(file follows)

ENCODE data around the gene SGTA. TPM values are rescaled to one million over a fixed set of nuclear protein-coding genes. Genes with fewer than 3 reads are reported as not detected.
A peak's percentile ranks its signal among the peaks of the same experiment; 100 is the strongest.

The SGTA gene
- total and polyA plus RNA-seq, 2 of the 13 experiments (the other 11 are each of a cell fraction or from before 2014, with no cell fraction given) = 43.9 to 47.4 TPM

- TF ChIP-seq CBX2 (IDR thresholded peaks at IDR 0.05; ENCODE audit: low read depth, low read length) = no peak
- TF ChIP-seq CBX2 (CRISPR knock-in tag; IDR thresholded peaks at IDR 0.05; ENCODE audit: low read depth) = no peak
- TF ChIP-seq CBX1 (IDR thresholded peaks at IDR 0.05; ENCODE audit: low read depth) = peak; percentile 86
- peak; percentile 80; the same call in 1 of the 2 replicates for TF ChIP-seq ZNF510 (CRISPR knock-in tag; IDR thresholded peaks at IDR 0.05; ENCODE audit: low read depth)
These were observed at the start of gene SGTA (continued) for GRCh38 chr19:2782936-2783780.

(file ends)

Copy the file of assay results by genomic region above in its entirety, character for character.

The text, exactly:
ENCODE data around the gene SGTA. TPM values are rescaled to one million over a fixed set of nuclear protein-coding genes. Genes with fewer than 3 reads are reported as not detected.
A peak's percentile ranks its signal among the peaks of the same experiment; 100 is the strongest.

The SGTA gene
- total and polyA plus RNA-seq, 2 of the 13 experiments (the other 11 are each of a cell fraction or from before 2014, with no cell fraction given) = 43.9 to 47.4 TPM

- TF ChIP-seq CBX2 (IDR thresholded peaks at IDR 0.05; ENCODE audit: low read depth, low read length) = no peak
- TF ChIP-seq CBX2 (CRISPR knock-in tag; IDR thresholded peaks at IDR 0.05; ENCODE audit: low read depth) = no peak
- TF ChIP-seq CBX1 (IDR thresholded peaks at IDR 0.05; ENCODE audit: low read depth) = peak; percentile 86
- peak; percentile 80; the same call in 1 of the 2 replicates for TF ChIP-seq ZNF510 (CRISPR knock-in tag; IDR thresholded peaks at IDR 0.05; ENCODE audit: low read depth)
These were observed at the start of gene SGTA (continued) for GRCh38 chr19:2782936-2783780.